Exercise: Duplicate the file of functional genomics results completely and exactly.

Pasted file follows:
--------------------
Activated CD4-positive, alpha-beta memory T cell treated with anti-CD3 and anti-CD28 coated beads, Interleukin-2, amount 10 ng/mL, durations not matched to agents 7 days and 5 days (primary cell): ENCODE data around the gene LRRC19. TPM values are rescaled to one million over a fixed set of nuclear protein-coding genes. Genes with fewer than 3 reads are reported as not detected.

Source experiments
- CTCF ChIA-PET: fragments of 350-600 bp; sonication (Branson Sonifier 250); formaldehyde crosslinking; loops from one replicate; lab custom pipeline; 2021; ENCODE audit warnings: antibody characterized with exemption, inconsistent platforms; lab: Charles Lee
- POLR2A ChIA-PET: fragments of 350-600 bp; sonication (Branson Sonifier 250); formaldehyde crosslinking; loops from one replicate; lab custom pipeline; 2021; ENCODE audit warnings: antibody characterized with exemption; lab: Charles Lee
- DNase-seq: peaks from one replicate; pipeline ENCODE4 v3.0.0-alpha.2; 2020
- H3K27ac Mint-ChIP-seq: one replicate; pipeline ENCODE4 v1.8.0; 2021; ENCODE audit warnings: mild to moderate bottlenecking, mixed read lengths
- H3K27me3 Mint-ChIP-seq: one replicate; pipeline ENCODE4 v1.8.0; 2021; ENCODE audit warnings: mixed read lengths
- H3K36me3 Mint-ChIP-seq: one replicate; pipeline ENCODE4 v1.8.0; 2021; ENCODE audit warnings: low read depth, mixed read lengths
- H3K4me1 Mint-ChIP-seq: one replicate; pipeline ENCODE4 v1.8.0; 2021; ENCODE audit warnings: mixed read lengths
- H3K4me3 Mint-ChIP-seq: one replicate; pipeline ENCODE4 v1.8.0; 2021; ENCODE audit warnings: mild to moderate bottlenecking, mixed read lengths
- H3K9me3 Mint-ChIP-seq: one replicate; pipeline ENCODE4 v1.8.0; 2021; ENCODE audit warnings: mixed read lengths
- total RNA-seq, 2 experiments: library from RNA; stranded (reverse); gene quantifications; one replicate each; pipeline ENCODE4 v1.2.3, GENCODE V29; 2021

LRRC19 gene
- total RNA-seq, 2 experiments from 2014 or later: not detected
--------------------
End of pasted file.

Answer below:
Activated CD4-positive, alpha-beta memory T cell treated with anti-CD3 and anti-CD28 coated beads, Interleukin-2, amount 10 ng/mL, durations not matched to agents 7 days and 5 days (primary cell): ENCODE data around the gene LRRC19. TPM values are rescaled to one million over a fixed set of nuclear protein-coding genes. Genes with fewer than 3 reads are reported as not detected.

Source experiments
- CTCF ChIA-PET: fragments of 350-600 bp; sonication (Branson Sonifier 250); formaldehyde crosslinking; loops from one replicate; lab custom pipeline; 2021; ENCODE audit warnings: antibody characterized with exemption, inconsistent platforms; lab: Charles Lee
- POLR2A ChIA-PET: fragments of 350-600 bp; sonication (Branson Sonifier 250); formaldehyde crosslinking; loops from one replicate; lab custom pipeline; 2021; ENCODE audit warnings: antibody characterized with exemption; lab: Charles Lee
- DNase-seq: peaks from one replicate; pipeline ENCODE4 v3.0.0-alpha.2; 2020
- H3K27ac Mint-ChIP-seq: one replicate; pipeline ENCODE4 v1.8.0; 2021; ENCODE audit warnings: mild to moderate bottlenecking, mixed read lengths
- H3K27me3 Mint-ChIP-seq: one replicate; pipeline ENCODE4 v1.8.0; 2021; ENCODE audit warnings: mixed read lengths
- H3K36me3 Mint-ChIP-seq: one replicate; pipeline ENCODE4 v1.8.0; 2021; ENCODE audit warnings: low read depth, mixed read lengths
- H3K4me1 Mint-ChIP-seq: one replicate; pipeline ENCODE4 v1.8.0; 2021; ENCODE audit warnings: mixed read lengths
- H3K4me3 Mint-ChIP-seq: one replicate; pipeline ENCODE4 v1.8.0; 2021; ENCODE audit warnings: mild to moderate bottlenecking, mixed read lengths
- H3K9me3 Mint-ChIP-seq: one replicate; pipeline ENCODE4 v1.8.0; 2021; ENCODE audit warnings: mixed read lengths
- total RNA-seq, 2 experiments: library from RNA; stranded (reverse); gene quantifications; one replicate each; pipeline ENCODE4 v1.2.3, GENCODE V29; 2021

LRRC19 gene
- total RNA-seq, 2 experiments from 2014 or later: not detected